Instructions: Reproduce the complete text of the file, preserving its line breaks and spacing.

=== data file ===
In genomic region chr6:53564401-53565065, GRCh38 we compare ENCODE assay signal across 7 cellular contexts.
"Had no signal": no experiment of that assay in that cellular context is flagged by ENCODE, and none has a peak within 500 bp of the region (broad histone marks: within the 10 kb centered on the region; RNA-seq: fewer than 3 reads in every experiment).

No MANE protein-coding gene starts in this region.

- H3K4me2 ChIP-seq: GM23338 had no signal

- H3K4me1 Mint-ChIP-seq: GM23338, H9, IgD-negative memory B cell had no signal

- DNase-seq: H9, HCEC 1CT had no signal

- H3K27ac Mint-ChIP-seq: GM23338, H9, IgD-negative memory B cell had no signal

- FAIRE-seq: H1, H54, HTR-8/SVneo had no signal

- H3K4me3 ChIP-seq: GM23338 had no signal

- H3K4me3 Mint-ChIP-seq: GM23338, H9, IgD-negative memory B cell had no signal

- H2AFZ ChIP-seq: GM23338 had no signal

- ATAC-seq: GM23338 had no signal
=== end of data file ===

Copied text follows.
In genomic region chr6:53564401-53565065, GRCh38 we compare ENCODE assay signal across 7 cellular contexts.
"Had no signal": no experiment of that assay in that cellular context is flagged by ENCODE, and none has a peak within 500 bp of the region (broad histone marks: within the 10 kb centered on the region; RNA-seq: fewer than 3 reads in every experiment).

No MANE protein-coding gene starts in this region.

- H3K4me2 ChIP-seq: GM23338 had no signal

- H3K4me1 Mint-ChIP-seq: GM23338, H9, IgD-negative memory B cell had no signal

- DNase-seq: H9, HCEC 1CT had no signal

- H3K27ac Mint-ChIP-seq: GM23338, H9, IgD-negative memory B cell had no signal

- FAIRE-seq: H1, H54, HTR-8/SVneo had no signal

- H3K4me3 ChIP-seq: GM23338 had no signal

- H3K4me3 Mint-ChIP-seq: GM23338, H9, IgD-negative memory B cell had no signal

- H2AFZ ChIP-seq: GM23338 had no signal

- ATAC-seq: GM23338 had no signal